An American Airlines worker is suing after a food services truck allegedly hit the portable toilet on the Miami International Airport ramp where he works while he was inside it.
Rolando Luzbel said he seriously injured his knee in the crash, as he was knocked to the floor and jostled around while trapped in the Port-O-Let.
The toilet unit was in poor condition and not properly barricaded, Luzbel said.
“It was rusted, it was not secured, there was nothing placed around it to prevent it from anything striking the facility,” he said.
After impact, Luzbel fell backwards onto his knees, and then forward.
“So as I'm making my way out the door, crawling towards the door, a gentleman outside screams, ‘Stop, stop! Somebody in there,’” he recalled. The incident took place in 2009, but he filed his lawsuit recently.
Luzbel has sued the airport, county, Sky Chefs Inc. – whose employee was driving the airport food truck – and the company that operated and installed the Port-O-Let, AES Portable Sanitation Inc.
Sky Chefs denied any wrongdoing and told the Miami-Dade civil court that Luzbel’s damages, if any, were caused by acts or people over whom the company had no control.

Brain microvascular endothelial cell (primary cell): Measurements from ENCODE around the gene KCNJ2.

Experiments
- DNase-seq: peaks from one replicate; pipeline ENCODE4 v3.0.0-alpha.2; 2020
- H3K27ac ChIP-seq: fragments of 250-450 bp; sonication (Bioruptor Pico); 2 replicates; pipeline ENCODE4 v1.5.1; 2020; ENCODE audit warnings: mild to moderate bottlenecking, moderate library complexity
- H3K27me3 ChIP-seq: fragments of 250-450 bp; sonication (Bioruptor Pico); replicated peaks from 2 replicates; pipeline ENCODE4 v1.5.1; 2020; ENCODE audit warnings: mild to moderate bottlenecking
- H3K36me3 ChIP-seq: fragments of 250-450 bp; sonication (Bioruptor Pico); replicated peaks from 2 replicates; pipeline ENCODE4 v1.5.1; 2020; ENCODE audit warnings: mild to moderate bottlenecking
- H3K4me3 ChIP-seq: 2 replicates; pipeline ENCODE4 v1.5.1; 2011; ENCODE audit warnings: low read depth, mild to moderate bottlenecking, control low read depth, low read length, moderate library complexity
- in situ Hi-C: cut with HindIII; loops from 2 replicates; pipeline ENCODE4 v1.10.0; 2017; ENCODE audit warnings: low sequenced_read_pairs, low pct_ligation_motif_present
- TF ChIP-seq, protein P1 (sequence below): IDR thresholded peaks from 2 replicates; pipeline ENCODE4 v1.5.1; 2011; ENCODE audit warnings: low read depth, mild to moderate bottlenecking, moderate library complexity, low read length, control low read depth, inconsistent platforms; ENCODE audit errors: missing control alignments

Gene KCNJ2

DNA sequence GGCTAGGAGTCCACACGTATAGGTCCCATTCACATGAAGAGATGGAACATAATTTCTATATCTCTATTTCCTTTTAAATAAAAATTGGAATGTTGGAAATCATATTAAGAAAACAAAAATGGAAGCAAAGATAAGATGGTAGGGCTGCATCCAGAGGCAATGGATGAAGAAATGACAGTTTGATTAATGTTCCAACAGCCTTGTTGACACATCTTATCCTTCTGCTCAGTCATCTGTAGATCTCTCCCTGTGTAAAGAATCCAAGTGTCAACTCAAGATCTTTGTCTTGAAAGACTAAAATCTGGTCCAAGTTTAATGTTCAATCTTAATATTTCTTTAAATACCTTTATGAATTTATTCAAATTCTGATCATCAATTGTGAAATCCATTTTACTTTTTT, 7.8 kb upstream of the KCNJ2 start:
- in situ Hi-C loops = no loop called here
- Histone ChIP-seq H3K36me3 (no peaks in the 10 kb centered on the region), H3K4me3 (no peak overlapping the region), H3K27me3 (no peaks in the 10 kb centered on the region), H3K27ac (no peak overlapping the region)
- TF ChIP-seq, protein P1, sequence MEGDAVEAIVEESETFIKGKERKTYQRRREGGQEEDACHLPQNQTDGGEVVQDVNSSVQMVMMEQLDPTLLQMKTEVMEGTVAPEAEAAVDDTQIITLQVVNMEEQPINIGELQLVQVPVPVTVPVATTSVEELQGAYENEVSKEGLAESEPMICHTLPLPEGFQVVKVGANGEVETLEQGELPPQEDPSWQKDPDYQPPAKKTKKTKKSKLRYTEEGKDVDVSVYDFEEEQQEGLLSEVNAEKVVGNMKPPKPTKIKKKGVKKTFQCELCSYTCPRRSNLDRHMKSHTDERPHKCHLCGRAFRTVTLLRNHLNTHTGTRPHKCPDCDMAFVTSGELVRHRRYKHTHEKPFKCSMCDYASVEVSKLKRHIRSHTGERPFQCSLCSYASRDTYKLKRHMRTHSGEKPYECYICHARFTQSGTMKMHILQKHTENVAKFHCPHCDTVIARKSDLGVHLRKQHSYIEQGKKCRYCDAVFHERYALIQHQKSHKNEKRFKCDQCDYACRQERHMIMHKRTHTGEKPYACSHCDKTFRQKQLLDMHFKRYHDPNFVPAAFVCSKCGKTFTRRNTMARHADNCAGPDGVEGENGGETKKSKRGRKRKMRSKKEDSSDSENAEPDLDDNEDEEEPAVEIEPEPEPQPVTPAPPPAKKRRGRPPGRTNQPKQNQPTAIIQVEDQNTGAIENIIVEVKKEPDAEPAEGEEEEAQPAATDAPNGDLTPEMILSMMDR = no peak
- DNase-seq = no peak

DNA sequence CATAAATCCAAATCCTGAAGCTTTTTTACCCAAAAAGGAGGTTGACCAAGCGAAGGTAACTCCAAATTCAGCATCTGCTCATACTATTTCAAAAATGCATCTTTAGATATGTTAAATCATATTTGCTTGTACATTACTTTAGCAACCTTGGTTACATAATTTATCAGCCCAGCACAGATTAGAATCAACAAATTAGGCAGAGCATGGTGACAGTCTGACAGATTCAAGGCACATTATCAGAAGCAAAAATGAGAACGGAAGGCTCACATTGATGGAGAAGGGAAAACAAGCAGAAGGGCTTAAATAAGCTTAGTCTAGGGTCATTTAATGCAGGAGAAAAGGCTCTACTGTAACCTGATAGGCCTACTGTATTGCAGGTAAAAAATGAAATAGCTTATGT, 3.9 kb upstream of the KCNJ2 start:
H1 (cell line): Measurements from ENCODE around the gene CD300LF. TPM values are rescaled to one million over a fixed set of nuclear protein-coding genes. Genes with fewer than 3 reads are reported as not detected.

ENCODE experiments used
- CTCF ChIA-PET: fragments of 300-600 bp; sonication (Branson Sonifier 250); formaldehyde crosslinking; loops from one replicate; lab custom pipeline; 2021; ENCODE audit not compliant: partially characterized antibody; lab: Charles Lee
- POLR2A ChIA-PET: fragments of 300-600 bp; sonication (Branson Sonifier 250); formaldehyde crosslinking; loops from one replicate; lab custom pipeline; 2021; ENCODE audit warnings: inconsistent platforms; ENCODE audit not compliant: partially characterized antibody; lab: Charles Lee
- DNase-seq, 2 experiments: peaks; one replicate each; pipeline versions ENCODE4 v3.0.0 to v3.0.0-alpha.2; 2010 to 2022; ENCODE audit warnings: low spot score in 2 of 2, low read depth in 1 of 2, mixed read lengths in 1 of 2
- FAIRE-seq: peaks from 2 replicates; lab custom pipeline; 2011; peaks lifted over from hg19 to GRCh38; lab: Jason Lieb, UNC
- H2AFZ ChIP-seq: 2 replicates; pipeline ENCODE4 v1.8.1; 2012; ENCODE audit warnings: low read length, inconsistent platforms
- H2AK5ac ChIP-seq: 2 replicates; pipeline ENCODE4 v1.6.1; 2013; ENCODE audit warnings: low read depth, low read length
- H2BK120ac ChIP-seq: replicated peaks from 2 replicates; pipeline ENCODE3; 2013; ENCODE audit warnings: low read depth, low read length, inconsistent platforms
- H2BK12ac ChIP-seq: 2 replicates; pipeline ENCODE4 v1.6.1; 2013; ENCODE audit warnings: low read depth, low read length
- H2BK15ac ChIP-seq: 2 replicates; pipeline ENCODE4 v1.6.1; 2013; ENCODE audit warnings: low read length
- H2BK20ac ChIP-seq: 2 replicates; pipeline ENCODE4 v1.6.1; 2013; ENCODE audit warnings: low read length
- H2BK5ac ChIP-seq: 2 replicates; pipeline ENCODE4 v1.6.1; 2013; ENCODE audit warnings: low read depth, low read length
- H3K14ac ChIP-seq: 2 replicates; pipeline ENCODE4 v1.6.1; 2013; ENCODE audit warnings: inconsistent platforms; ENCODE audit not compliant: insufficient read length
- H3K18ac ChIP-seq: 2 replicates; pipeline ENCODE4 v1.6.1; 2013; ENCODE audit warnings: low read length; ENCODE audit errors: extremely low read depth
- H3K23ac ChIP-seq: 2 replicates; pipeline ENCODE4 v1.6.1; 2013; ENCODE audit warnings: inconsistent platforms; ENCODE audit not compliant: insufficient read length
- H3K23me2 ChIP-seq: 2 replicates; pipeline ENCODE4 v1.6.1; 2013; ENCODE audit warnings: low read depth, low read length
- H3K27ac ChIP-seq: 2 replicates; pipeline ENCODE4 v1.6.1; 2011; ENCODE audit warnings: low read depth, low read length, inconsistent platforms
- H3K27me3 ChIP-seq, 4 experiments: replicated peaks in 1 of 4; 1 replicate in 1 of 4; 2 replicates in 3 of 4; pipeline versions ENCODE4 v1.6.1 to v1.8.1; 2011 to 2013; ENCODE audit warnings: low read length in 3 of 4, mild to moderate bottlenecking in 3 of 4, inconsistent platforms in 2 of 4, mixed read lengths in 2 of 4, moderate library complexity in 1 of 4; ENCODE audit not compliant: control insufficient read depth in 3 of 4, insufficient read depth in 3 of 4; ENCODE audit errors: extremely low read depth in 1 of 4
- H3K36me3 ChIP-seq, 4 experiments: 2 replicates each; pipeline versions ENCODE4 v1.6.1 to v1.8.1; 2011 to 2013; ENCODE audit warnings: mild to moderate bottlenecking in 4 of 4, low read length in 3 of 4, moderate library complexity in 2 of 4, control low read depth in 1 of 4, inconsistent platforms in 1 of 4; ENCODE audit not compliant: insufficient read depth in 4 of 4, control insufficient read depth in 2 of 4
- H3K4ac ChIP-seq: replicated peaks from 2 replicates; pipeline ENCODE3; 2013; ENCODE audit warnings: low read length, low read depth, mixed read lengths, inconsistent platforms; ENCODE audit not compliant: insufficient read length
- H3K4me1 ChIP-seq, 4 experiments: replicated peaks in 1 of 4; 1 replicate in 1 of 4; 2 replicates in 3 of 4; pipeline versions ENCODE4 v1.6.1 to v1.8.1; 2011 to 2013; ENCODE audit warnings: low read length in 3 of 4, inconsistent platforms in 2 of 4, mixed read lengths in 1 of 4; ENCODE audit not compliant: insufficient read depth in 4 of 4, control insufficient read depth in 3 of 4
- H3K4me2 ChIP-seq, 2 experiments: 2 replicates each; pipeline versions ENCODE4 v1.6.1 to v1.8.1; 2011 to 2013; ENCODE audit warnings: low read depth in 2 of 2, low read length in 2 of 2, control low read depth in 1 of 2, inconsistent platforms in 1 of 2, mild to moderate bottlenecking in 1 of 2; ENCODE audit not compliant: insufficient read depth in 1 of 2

Miami-Dade County and AES also said they are not to blame. In a joint response, they claimed that any damages allegedly sustained were caused either by Luzbel’s own negligence or by the negligence of others.
The county and the companies sued each told NBC 6 they had nothing to add beyond what they told the court.
Luzbel’s lawyer, Ronald Simon, said everyone should be concerned about walking into a portable toilet.
"These are outdoor facilities that are all over the town, whether it's a football game. And there really are no real codes or regulations regulating the placement of these,” he said.
The Miami-Dade County Building Department says it doesn't issue the permits for the toilets, but just requires that they be available for workers. And the Health Department said it regulates the sanitation aspects of the toilets – but not how they are installed or where they are placed.
On Wednesday on Watson Island, NBC 6 saw heavy trucks driving by Port-O-Lets operated by the company Luzbel sued.
"The commercial vehicles and just regular vehicles should be doing their business, uh, far away from where we're doing ours," Simon said.
Luzbel has a sense of humor about his precarious predicament, though he said what happened to him is no laughing matter.
"I will leave it up to your imagination,” he said. “I'm still here but details – you guys figure that one out."